Human rights movements today are led not by professionalized NGOs, but by those most affected by injustice. The powerful Dignity in Schools Campaign, with a presence in 27 states with upwards of 120 member organizations, has been a formidable force in working to end the school-to-prison pipeline. This coalition, democratically led by a majority of parent and youth groups and anchored at the National Economic and Social Rights Initiative, also embraces human rights as a core part of its vision and describe itself as connected to “broader movements for social justice and human rights.”
There are equally impressive state-level efforts that form the foundation of our human rights movement. Examples include Vermont, where Rights and Democracy and the Vermont Workers’ Center have been calling for healthcare as a human right and inching ever closer towards a universal healthcare victory. The Border Network for Human Rights has thousands of members fighting for the safety and peace of border communities under a broader human rights vision.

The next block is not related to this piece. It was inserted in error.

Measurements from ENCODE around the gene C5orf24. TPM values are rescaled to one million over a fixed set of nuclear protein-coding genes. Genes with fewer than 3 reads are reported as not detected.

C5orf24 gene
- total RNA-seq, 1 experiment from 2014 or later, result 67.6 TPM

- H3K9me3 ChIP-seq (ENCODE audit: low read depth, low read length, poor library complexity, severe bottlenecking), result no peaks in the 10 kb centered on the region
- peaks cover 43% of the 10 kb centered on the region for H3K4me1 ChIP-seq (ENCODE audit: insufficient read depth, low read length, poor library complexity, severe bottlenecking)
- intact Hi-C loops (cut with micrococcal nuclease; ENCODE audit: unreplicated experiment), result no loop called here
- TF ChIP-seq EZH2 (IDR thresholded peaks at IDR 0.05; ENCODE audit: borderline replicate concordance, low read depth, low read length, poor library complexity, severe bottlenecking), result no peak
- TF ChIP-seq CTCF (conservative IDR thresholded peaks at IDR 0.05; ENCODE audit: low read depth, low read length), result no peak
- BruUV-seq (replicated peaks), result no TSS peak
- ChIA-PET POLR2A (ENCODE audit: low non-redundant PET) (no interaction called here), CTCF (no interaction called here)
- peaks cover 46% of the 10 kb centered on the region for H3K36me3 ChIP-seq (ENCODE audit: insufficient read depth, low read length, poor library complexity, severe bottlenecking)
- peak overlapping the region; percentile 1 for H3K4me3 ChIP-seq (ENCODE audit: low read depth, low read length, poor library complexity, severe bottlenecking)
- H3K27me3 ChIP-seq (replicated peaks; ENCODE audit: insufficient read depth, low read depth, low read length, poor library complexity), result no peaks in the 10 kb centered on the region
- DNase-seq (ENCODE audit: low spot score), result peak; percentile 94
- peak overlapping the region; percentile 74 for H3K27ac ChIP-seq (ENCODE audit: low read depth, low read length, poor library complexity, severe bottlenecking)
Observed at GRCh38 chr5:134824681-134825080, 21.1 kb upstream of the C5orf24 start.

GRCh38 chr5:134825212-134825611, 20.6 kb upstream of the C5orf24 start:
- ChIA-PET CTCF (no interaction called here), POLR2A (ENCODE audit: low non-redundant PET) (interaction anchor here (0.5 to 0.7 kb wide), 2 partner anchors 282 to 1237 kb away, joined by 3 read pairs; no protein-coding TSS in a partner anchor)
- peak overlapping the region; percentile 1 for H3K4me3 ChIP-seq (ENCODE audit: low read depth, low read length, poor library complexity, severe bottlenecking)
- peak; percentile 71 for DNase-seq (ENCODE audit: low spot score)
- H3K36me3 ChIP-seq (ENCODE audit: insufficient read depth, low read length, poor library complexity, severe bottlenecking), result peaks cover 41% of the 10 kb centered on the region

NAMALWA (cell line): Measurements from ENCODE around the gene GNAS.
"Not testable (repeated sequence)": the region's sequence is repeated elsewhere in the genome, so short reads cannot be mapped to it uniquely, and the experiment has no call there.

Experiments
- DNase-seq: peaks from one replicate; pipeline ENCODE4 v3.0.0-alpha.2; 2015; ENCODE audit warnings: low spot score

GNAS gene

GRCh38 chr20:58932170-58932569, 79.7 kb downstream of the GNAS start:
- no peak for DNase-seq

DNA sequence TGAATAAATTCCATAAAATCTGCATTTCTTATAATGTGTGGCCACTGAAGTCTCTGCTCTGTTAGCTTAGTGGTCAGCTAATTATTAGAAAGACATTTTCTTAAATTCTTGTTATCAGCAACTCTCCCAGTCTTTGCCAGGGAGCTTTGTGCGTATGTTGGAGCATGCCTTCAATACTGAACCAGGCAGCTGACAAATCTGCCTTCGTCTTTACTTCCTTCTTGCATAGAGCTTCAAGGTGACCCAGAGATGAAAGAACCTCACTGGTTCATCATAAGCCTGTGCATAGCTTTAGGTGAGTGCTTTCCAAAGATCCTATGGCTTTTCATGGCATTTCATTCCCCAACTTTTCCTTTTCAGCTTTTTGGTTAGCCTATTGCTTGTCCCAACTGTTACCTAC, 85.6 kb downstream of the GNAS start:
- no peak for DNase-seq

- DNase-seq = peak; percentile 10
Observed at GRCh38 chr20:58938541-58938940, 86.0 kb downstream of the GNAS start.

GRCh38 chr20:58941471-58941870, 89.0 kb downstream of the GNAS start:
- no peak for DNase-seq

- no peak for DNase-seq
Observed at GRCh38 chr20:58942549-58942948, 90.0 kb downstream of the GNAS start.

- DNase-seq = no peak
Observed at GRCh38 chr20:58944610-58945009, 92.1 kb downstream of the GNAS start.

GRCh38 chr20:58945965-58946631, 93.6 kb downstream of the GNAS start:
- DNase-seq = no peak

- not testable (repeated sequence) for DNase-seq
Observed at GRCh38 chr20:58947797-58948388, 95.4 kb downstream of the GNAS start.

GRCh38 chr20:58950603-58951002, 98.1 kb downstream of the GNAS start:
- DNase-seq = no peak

This week marks the revival of Reverend Dr. Martin Luther King, Jr.’s Poor People’s Campaign, through the work of Reverend William Barber and Reverend Dr. Liz Theoharisat the Poverty Initiative, housed at Union Theological Seminary. Like its predecessor, the “Poor People’s Campaign: A National Call for Moral Revival” embraces a moral vision of human rights explicitly focused on economic and social rights. It has galvanized thousands of people in 39 states, with a statement of principles that recognizes, “Given the abundance that exists in this country and the fundamental dignity inherent to all humanity, every person in the United States has the right to dignified jobs and living wages, housing, education, healthcare, welfare, decent and dignified jobs and the right to organize for the realization of these rights.”